This is not the first time that a person holding a highly responsible position in Thimphu has made highly irresponsible remarks about some 100,000 of fellow Bhutanese now languishing in the seven refugee camps in eastern Nepal. The latest outburst has come from Bhutanese prime minister Lyonpo Yeshey Zimba, who, while presenting an annual report in Bhutan’s National Assembly on June 2, has alleged that the refugee camps in Nepal are “fast becoming a breeding ground for various radical political parties and terrorist groups, which is a cause for concern for Bhutan.” This attempt to link refugees with terrorism is unquestionably a blatant bid to divert the world’s attention from the real problem, and therefore to reduce international support for the cause, sustenance and welfare of the refugees.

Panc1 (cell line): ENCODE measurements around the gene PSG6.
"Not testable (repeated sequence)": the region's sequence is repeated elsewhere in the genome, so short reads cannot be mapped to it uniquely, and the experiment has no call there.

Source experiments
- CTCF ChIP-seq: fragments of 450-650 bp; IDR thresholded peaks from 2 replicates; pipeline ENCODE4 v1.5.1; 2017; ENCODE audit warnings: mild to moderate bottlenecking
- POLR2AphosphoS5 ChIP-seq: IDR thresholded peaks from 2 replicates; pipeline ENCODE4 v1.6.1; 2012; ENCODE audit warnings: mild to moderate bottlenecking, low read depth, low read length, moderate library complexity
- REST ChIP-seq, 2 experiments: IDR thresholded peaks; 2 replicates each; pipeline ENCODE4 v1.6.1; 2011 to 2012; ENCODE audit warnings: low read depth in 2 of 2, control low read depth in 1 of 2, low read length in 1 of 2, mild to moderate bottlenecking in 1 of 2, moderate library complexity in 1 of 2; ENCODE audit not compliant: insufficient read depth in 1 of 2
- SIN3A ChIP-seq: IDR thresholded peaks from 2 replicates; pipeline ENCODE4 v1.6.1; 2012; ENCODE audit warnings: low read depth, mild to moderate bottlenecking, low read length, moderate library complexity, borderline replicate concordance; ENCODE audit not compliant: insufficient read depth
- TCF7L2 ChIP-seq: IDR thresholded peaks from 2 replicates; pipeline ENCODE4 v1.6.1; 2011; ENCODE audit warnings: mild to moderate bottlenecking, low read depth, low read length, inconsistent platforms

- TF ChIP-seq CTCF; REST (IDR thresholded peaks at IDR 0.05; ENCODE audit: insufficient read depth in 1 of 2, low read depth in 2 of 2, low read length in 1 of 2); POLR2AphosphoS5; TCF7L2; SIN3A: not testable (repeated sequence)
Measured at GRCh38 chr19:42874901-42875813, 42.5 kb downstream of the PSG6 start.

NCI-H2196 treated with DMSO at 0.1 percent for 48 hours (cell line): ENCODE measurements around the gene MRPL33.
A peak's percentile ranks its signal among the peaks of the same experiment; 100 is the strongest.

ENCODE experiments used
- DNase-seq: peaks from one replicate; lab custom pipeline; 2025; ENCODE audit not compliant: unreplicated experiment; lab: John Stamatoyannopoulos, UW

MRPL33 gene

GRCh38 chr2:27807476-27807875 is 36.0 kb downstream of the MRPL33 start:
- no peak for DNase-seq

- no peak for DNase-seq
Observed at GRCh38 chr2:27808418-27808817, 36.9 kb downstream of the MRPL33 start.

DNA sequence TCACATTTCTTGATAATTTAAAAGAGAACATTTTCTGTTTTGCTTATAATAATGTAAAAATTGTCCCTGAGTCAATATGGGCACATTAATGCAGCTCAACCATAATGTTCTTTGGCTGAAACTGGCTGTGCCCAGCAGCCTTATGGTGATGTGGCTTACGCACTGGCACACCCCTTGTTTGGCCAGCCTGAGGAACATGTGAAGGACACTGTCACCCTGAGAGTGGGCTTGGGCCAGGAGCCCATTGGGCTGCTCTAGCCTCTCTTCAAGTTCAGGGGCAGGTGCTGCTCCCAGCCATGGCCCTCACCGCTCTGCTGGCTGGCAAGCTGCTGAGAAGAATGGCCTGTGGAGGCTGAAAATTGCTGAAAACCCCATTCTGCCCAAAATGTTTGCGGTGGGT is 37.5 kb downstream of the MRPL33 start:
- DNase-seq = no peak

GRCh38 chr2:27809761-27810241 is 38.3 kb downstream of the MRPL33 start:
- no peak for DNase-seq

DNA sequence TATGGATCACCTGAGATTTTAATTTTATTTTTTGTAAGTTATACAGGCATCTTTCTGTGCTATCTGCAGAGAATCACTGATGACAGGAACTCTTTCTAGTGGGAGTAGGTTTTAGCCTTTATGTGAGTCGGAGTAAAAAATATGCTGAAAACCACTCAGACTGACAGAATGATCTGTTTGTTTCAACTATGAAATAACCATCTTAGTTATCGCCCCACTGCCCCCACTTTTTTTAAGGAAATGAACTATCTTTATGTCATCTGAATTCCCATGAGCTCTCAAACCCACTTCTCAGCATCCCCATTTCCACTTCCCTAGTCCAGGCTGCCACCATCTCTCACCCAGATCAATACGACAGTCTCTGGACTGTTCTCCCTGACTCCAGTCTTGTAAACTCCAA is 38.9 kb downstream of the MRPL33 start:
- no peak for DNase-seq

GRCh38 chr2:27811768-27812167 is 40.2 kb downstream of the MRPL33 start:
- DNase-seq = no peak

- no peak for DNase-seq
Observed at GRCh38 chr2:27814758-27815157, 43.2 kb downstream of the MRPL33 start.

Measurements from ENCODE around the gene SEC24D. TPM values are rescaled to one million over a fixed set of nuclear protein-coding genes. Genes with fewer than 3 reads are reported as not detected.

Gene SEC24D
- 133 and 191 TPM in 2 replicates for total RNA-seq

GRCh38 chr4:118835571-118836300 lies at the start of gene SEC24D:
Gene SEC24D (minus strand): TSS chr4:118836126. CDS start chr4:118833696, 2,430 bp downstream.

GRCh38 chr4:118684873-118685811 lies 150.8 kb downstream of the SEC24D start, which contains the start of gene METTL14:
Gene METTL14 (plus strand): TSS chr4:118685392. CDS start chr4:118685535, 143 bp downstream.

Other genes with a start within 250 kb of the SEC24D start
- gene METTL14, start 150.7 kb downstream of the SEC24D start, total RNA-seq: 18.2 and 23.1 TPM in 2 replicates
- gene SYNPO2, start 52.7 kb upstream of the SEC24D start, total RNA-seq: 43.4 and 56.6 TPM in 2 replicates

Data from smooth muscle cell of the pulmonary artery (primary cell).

Thimphu has resorted to one after another ruse during these 15 years, in the course of which 15 rounds of bilateral talks have been held to resolve the refugee crisis. In the initial period, the Druk regime refused even to recognise the issue at all, claiming that the refugees were not Bhutanese. When this tactic failed, it found other excuses and allegations to prevent refugee repatriation. In this, Thimphu has largely succeeded, with successive governments in Nepal playing into its hands, including Nepal’s acceptance of the four categories of refugees against accepted international norms and conventions. The post-October 4 (2002) non-elected governments have done no better. One of the governments came under fire for its reported understanding with Thimphu to settle in Nepal those refugees who did not want to return to Bhutan. Of course, under the harsh conditions set by Bhutan, many refugees are unlikely to go back. Moreover, as part of its delaying tactics, Thimphu has been refusing on flimsy ‘security’ grounds since December 23 last year to resume talks on repatriation of the refugees so far verified. Bhutan wants the refugees to be settled anywhere but in Bhutan. It seems to be getting its way, given Kathmandu’s tardiness. Strangely, Shital Niwas has not as yet protested against Zimba’s outrage. Even if some of the Bhutanese refugees turned “terrorist’, legally speaking, Bhutan could not refuse to take them back.